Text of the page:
The question is seldom asked. Where was Milo’s cousin by marriage, Andrew Jackson Baker, during the Civil War? He did not enlist like cousin Milo and people suspect that politics were involved. A document allegedly “copied from Biographical Review, Essex and Clinton Counties, N.Y. 1896” says that Andrew was “A democrat in political affiliation, Mr. Baker stands well with his party, and has served as Supervisor and Justice of the Peace some twelve years. He belongs to one fraternal organization, the A.F. and A.M.–ranking as Master Mason. With his wife and family he attends the (St. Luke’s) Episcopal church. Mr. and Mrs. Baker still call home the pleasant and commodious cottage in which they began domestic life.”
Democrat is the operative term. Like father, like son, they say. Donaldson writes of Col. Milote Baker that “he was a ‘copperhead’ Democrat, when the name implied the most rabid tendencies. Nor was he isolated thereby when he moved to the Adirondacks, as the following story will show.
“One night the stage brought a New York gentleman to the hotel, who carried with him a brand new and very expensive fishing outfit. ‘Colonel,’ he said, ‘this stuff is worth several hundred dollars. I want you to put it in a safe place for the night.’
“The next morning on stepping outside, the guest found his treasures just where he had left them the night before. He sought out the proprietor and remonstrated with some heat. ‘By Godfrey, sir!’ exclaimed the colonel, using his favorite observation, ‘b Godfrey, sir, your things are as safe there as in the Bank of England. There’s not a Republican within ten miles of here!'”
Col. Milote Baker hated Lincoln and would have been able to afford the $300 federal ransom to keep his only son out of Lincoln’s “Army of the Potomac.” Andrew Baker doesn’t seem as venomous a Democrat as Donaldson’s version of his father, but he probably cast a vote for Lincoln’s opponent in the 1864 election, Maj. Gen. McClellan, U.S. Army, retired. If Andrew Baker had gone son against father in good Civil War fashion, and joined Lincoln’s army in spite of his father, he might not have come home (alive) like cousin Milo, in which case you would not be reading this.
Andrew’s third sister, Emma, was said to be a beautiful and intelligent girl who conversed on an equal footing with Ralph Waldo Emerson and the other philosophers who stayed at Baker’s Tavern before going into their “Philosopher’s Camp.” Though far removed from civilization, the inn was handsomely furnished and thanks to mail order catalogues, Emma Baker dressed in the fashion prevailing in the big east coast cities.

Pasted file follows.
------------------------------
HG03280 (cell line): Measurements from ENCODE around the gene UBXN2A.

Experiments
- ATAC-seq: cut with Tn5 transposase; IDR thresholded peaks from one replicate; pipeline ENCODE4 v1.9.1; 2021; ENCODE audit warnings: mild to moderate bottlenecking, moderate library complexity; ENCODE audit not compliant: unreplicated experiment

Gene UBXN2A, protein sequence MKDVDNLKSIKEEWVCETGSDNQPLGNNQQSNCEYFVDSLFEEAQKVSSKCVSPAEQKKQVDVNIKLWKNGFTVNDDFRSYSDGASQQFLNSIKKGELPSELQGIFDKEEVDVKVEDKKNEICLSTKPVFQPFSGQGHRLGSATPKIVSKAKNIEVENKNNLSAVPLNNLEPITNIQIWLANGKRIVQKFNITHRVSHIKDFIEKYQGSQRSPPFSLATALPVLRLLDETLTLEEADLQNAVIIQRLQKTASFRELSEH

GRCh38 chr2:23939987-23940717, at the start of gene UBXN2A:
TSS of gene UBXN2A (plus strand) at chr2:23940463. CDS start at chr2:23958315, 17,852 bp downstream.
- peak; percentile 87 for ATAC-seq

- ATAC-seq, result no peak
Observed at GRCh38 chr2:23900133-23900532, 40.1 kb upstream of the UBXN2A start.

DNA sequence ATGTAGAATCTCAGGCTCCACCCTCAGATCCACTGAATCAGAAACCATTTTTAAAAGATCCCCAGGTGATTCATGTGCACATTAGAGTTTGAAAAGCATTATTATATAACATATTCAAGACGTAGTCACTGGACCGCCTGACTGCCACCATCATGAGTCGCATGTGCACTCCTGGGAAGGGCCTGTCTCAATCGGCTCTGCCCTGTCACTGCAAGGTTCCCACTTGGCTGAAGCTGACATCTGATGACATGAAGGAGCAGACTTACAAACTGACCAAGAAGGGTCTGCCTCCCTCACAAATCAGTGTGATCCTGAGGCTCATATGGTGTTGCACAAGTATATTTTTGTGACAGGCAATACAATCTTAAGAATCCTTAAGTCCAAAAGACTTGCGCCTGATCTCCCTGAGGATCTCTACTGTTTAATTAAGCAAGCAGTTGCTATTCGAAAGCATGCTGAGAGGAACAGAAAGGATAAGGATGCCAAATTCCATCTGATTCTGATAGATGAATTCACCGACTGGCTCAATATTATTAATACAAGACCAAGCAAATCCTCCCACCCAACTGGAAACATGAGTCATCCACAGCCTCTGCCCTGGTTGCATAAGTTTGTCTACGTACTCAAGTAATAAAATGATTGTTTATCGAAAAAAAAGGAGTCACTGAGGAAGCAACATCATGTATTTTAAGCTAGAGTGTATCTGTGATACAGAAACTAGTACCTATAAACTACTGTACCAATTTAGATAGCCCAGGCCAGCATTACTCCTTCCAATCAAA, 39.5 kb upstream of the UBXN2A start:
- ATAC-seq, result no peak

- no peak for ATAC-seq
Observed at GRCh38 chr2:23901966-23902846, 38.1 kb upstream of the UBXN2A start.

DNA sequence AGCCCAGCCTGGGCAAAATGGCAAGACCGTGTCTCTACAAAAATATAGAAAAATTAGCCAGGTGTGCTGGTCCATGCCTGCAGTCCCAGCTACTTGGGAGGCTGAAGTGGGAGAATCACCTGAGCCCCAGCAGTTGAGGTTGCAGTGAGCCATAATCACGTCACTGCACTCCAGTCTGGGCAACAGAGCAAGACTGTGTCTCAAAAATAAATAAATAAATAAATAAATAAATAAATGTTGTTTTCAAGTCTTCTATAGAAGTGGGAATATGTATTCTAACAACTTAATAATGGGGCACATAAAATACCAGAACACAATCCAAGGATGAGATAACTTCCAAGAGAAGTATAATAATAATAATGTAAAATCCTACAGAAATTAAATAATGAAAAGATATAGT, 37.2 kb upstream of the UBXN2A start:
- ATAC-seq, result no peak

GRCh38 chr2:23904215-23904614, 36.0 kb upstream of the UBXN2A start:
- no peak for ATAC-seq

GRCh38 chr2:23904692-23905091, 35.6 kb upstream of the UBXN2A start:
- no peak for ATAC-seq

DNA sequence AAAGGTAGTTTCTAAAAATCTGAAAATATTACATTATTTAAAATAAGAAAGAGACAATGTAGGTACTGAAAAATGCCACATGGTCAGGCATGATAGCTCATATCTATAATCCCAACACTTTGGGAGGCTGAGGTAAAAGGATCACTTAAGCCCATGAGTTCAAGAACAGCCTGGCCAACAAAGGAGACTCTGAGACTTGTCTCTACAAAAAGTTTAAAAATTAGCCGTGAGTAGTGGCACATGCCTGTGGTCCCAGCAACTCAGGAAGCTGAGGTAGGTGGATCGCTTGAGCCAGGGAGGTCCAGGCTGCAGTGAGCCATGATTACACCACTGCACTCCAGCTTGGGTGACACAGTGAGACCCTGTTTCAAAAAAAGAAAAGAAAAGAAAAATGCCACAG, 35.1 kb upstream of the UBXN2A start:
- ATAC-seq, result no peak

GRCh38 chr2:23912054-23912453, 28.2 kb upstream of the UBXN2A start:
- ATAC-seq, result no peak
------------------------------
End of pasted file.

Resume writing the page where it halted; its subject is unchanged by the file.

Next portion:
To Emma goes the distinction of owning the first piano to bring some culture, European style, into these ancient mountains. It was a gift on her sixteenth birthday from her father and was sent by rail from Boston to Burlington, Vermont. From there it was carefully taken across a frozen Lake Champlain and finally arrived at the inn by sleigh. Julia Baker donated it to the Adirondack (Trudeau) Sanatorium c. 1900.
When Emma died in 1929 the newspaper ran a headline: “LAST OF CLAN DIES, BUT PEAK CARRIES NAME–MEMORY OF COLONEL BAKER AND INN KEPT ALIVE THRU MOUNTAIN–The last of the famous Baker family, after whom Mt. Baker was named, passed away last week with the death of Mrs. Emma B. Hall, daughter of the late Col. Milote Baker. And with her passes the memory of Baker’s Tavern, the famous old hostelry over which Colonel Baker presided, with baronial splendor, when Saranac Lake was known as a sportsman’s paradise and before it was even thought of as a health center. It was of such a place that Mrs. Hall often spoke, of the time when a beautiful field of wild roses grew on the banks of the Saranac River filled with lillies and trout.”
Today this idyllic scene has changed. The once picturesque solitude of the “Hunter’s Home” with green pastures beyond and in front the lazy Saranac River is gone. However, part of the Baker’s legacy continues as long as the Robert Louis Stevenson Memorial Cottage survives.